Tags: california | welfare | end

Activists Seek End to $640M Calif. Welfare Program for Illegals

Monday, 13 Jul 2009 11:53 AM

By Dave Eberhart

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Activists in California are pushing for a ballot initiative that would end public benefits for illegal immigrants and terminate welfare payments for their children, according to a report in The Los Angeles Times.

Organizers have kicked-off a drive to gather the 488,000 voter signatures required to qualify the measure for the June 2010 election. It has been a slow start, however, with only $350,000 in the war chest. Typically, statewide initiatives consume about $4 million at the signature-collecting phase.

Supporters of the initiative further want to challenge the citizenship of children born in the United States to parents who are here illegally, San Diego political activist Ted Hilton told the Times.

Hilton argued that the 14th Amendment states, “All persons born or naturalized in the United States, and subject to the jurisdiction thereof, are citizens of the United States and the State wherein they reside.”

Since illegal residents are not “subject to the jurisdiction” of the United States, their offspring should not be citizens, he maintained.

Hilton pointed to estimates that California’s 2.7 million illegal residents account for $4 billion to $6 billion (mostly schools, prison space, and emergency healthcare) of the state’s $105-billion budget.

“Are we going to continue asking taxpayers to pay for these services when the state is completely out of money?” he asked.

The measure would end state welfare to an estimated 48,000 households and 100,000 children -- aid that now costs the state $640 million a year.

Hilton has been beating the drum against illegal immigration for two decades. With regard to the new initiative, his organization, Taxpayer Revolution, has gotten the seal of approval from Republican Rep. Dana Rohrabacher, the American Legion California chapter, NumbersUSA, Save Our State, and the California Coalition for Immigration Reform.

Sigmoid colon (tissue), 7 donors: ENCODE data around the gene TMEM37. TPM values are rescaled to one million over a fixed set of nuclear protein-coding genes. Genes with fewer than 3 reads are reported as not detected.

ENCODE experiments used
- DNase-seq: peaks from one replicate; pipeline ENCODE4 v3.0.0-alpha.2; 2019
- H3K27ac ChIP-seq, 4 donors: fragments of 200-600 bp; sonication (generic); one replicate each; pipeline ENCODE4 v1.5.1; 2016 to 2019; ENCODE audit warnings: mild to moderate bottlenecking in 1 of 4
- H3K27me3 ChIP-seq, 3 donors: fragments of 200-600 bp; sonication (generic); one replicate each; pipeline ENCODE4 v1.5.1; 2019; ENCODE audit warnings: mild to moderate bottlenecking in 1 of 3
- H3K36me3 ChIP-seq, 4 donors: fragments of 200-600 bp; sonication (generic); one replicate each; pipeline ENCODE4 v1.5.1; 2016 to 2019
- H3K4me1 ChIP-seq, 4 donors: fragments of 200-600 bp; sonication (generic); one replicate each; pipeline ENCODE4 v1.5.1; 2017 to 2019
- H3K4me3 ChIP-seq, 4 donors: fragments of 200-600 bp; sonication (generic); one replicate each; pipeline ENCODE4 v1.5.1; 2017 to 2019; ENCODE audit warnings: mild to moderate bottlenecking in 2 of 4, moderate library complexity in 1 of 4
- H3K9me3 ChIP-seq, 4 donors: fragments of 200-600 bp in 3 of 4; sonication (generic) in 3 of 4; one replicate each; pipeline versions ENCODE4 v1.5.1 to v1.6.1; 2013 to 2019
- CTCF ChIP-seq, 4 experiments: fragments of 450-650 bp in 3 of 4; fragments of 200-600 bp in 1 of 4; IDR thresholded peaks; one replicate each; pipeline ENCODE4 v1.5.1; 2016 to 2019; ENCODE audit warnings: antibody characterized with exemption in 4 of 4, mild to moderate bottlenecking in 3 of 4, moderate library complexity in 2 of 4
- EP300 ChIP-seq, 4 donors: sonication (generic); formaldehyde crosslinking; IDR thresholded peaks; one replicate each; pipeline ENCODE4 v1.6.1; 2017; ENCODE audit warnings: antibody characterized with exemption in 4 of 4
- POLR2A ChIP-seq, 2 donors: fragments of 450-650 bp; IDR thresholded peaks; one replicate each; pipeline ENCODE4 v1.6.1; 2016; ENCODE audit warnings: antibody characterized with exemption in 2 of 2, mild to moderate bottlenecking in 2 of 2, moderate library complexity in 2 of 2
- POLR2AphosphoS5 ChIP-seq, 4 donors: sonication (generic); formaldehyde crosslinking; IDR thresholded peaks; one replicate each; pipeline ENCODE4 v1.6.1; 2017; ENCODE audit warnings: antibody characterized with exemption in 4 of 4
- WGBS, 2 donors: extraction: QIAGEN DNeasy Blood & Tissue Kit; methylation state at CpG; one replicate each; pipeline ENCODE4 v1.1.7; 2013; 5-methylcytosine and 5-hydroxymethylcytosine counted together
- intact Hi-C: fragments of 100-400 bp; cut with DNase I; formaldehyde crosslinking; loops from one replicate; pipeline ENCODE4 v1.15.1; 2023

The California initiative follows similar measures in Oklahoma, Colorado Virginia, Arizona and Georgia, according to the Times report.

Meanwhile, proponents for the rights of illegal immigrants argue that illegal residents pay taxes -- sales taxes on what they buy, gasoline taxes when they fuel their cars, property taxes if they own homes. The Social Security Administration estimates that in 2007, illegal residents nationwide contributed a net of 12 billion dollars to the system.

Peter Schey, a Los Angeles attorney who successfully challenged Proposition 187, a similar measure, said courts would most likely sink the initiative.

“This proposal . . . has no chance of surviving a constitutional challenge,” he told the Times. “It is plainly driven by racism and a desire to whip up xenophobia during difficult economic times for U.S. citizens.”

Proposition 187 was halted in its tracks when a federal judge ruled that the measure unconstitutionally usurped federal jurisdiction over immigration.

Mike Hethmon, an attorney with the Washington-based Immigration Reform Law Institute, told the Times that the latest measure passes muster under federal authority delegated to the states to restrict access to benefits and verify applicants’ eligibility.

Unlike Proposition 187, the new measure does not attempt to curtail access to education – keeping it square with the 1982 Supreme Court ruling that states could not bar illegal immigrant children from schools.

Some features of the initiative:

  • Would cut off CalWorks payments to the children of citizens or legal residents who fail to meet eligibility requirements for state aid because they are unwilling to work, addicted to drugs or absent.

  • Would require that applicants for birth certificates verify their legal status.

  • Would require that those applicant for birth certificate unable to verify their legal status produce official identification from a foreign government, a record of any publicly funded costs for delivering the child, and other information before receiving their child’s birth certificate, which would be marked with the notation “foreign parent.”

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